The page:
5 Lessons Learned As A Second Shooter

Have you ever considered adding wedding photography to your current photography business?   Do you love weddings but simply don’t have the time for the contracts, client meetings, post processing  & logistics?  Are you looking for a way to fill in your schedule gaps and make some additional income?  Two years ago, I answered yes to all of these questions.  I was intrigued with wedding photography but I wasn’t quite sure it was even a good fit for me.  It was around that time a photographer friend, who specialized in wedding photography, approached me to be a second shooter at one of her upcoming weddings.

I decided to leap at the opportunity as a way to get my feet wet, while at the same time getting to work with a seasoned wedding photographer.  Since that time, I have not only continued pursuing second shooting jobs but have grown to love weddings so much that I now specialize in them within my own business.   Here are a few lessons I have learned along the way that can help you become a better and more marketable second shooter.


Lesson 1:  Communicate

Before the wedding day approaches it is so important that you reach out to the lead photographer and discuss his/her expectations for the wedding day.  What should you wear?  Is there specific equipment that they would like you to bring?  Do they want you to use their memory cards or your own?  What is the timeline for the day?  Are there any venue requirements for photographers?  Will you stay together to photograph portions of the day or divide and conquer?  What rights do you have to your images and can you use them for your portfolio?  I can’t stress enough the importance of being on the same page as your lead photographer BEFORE the big day arrives.   You will not only be better prepared, but being proactive in your communication will help establish trust with your lead photographer.


Lesson 2:  Be Attentive

Throughout the wedding day, it is crucial that you keep your eye on the lead photographer.   Are you getting in the way of their shots?  Where do they want you to be?  Do they need assistance with carrying or setting up equipment?  Does the bride’s dress needs fluffed?  Is the groom’s boutonniere crooked?  Do they need assistance corralling family members for group shots?  Be the lead’s second set of eyes and your attention to detail will go a long way.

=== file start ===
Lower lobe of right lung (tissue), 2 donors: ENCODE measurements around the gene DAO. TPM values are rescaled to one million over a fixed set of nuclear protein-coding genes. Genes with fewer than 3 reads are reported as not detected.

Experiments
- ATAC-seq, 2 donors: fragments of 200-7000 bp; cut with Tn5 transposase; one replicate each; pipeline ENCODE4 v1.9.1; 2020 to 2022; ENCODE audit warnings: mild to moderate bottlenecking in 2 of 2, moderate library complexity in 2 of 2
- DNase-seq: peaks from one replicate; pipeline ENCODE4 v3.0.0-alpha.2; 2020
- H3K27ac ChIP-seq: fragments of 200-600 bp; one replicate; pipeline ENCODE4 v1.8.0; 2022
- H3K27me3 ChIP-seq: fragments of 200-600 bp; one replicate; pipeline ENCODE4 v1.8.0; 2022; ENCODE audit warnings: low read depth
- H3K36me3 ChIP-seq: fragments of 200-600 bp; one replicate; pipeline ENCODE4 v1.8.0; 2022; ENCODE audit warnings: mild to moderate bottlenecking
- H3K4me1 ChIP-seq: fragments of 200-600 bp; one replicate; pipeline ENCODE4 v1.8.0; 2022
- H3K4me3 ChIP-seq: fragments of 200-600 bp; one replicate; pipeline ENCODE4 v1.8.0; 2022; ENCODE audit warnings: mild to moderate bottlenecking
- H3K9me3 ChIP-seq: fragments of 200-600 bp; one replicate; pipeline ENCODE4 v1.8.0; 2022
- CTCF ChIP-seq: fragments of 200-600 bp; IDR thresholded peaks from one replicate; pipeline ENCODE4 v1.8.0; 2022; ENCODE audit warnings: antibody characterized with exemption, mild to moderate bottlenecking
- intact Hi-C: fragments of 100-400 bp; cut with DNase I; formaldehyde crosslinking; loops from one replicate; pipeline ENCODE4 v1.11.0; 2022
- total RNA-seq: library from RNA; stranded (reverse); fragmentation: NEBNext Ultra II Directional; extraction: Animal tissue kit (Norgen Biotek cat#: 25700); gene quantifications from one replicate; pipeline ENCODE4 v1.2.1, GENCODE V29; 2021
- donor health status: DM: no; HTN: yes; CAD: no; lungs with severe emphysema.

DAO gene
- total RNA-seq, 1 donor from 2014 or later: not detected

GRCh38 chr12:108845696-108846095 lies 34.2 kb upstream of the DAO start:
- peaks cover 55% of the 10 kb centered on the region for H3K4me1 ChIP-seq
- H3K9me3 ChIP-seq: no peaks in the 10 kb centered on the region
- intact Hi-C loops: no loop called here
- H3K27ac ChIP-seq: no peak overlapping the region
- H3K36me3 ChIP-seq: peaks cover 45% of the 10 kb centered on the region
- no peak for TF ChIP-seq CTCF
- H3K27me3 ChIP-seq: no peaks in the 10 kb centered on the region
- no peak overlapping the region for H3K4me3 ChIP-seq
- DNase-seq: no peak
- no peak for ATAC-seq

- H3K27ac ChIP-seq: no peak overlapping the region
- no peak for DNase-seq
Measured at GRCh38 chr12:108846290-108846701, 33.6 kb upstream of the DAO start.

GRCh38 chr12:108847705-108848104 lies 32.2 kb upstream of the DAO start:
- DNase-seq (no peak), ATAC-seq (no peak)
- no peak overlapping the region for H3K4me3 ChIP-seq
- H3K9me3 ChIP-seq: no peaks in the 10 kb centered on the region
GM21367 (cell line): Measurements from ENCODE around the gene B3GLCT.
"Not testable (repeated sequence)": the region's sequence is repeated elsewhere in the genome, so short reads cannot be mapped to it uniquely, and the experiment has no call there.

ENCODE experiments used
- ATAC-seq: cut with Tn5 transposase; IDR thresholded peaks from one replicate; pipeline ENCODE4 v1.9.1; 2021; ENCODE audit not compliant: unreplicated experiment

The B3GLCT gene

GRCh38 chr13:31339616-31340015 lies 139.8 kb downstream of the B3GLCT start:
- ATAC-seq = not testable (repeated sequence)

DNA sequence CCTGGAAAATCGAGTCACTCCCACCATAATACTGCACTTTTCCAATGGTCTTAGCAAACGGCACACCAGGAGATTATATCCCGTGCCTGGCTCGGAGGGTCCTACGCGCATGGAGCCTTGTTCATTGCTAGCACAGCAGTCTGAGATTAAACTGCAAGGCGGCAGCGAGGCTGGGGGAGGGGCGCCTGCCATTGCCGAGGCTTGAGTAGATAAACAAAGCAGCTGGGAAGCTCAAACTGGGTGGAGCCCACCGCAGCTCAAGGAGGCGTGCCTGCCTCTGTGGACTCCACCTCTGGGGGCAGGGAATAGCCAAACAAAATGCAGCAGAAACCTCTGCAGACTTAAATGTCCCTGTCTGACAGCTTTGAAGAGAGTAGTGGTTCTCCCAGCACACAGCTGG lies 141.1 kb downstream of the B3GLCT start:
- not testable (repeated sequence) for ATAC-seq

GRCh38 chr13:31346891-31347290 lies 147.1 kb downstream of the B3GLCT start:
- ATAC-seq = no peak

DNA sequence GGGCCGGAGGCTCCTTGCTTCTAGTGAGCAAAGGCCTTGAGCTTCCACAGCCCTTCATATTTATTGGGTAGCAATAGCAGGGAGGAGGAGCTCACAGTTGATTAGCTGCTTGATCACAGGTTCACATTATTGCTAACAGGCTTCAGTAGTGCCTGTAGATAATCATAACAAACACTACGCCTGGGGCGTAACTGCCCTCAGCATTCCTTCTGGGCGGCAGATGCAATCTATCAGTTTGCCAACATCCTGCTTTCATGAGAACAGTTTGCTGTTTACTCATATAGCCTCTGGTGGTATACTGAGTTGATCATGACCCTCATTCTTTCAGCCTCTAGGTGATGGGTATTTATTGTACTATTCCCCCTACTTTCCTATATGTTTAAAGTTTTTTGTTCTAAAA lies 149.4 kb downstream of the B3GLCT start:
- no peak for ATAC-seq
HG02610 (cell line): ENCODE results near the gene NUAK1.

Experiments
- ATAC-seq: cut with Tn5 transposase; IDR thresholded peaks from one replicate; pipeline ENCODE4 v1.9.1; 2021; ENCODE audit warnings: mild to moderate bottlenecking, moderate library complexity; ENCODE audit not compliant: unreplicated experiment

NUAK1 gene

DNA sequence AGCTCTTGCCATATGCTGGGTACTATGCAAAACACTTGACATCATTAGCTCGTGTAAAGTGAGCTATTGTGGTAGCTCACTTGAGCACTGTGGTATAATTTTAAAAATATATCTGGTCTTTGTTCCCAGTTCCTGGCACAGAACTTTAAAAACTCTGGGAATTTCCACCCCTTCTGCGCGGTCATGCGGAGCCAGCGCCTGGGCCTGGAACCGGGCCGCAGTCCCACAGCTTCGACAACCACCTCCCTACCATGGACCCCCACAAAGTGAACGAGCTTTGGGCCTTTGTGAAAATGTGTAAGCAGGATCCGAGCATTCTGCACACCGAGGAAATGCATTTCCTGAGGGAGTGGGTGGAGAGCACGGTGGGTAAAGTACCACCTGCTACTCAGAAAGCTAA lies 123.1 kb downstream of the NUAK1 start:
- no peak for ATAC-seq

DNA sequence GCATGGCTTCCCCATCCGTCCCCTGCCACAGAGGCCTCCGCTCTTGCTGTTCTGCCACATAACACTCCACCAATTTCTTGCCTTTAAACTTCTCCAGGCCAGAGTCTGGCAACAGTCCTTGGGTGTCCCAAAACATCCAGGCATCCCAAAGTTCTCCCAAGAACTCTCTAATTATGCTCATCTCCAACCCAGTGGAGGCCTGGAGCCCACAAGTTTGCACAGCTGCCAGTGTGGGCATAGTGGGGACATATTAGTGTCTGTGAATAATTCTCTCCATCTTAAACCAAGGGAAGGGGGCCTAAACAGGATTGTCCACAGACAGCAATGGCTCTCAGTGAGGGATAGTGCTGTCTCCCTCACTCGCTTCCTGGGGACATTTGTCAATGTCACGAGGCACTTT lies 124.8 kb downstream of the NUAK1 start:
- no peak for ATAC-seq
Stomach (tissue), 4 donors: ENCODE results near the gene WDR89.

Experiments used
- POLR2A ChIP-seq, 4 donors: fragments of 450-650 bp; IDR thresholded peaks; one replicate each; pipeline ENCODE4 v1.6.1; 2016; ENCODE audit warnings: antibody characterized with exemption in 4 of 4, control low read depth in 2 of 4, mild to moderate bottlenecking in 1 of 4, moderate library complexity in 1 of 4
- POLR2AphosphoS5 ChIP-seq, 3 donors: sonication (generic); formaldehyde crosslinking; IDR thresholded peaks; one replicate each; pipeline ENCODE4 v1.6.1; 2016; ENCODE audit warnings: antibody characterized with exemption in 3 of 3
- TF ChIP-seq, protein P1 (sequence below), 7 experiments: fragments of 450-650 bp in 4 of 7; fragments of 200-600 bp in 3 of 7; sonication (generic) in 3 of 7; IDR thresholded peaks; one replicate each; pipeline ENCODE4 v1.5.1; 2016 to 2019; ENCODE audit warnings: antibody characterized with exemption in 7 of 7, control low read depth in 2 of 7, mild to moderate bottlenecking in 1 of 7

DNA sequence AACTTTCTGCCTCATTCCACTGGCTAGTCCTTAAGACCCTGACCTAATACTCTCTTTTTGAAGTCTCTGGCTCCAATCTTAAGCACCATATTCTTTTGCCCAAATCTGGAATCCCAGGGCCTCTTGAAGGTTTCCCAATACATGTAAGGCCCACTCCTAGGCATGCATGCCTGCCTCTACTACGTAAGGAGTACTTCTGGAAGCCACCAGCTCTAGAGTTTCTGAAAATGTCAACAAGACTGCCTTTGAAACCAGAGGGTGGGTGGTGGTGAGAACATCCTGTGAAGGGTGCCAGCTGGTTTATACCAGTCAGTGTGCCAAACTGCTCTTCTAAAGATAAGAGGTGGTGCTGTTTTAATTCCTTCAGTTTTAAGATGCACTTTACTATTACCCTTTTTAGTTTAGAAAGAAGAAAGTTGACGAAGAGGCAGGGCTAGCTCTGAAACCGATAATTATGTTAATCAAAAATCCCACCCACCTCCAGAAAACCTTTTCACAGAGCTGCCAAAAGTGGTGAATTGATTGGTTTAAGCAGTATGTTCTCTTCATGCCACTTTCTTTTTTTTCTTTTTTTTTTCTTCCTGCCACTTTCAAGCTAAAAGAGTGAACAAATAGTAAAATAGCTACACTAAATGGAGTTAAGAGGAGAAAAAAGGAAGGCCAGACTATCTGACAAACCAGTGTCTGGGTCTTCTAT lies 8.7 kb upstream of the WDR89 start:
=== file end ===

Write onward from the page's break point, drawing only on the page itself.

Lesson 3:  Think Creatively

Be on the lookout for interesting angles and details that you could be shooting while your lead is shooting a different setup of the shot.   You should never be shooting next to your lead.  If he/she is shooting with a wide lens, grab your zoom and get some close up shots of details or candid expressions in between setups.  The objective of the lead photographer is to be getting the “safe” shots, which allows the second shooter a bit more leeway to be more creative with what they are shooting.  You never want your images looking the same as the lead.


Lesson 4:  It’s Not About You

Listen up because this is a huge one, do not promote yourself, do not hand out your business cards, and do not discuss your own personal business with guests.  You have been hired as an extension of the lead photographer’s brand and you are working as their associate for the day.  Be professional.  Be kind.  Be flexible.  Follow directions.  Represent their brand to the best of your ability.  On the same topic, if the lead allows you to use the images you shot for your portfolio, do NOT post any of your images to social media and/or blog before the lead has had the opportunity to post on their own.  Along these lines, if and when you do post images, always credit yourself as being the second shooter for your lead photographer’s business and direct all additional traffic to their blog.


Lesson 5:  Ask For Feedback

After the wedding is over, it is key that you ask the lead photographer for feedback.   Be open and prepared to listen to constructive critique both immediately following the wedding as well as during the editing process as the lead reviews your images.  It can sometimes be a little scary to ask for feedback, but if you allow yourself to be vulnerable, the insight you receive may be invaluable to your business.  It’s the best way that we as photographers will learn and grow.


I know weddings can be intimidating to some but second shooing may just open the door to a whole new world of photography that you didn’t even know that you would love!  Step outside your box, take the lessons you learned from above, and start networking with local wedding photographers near you!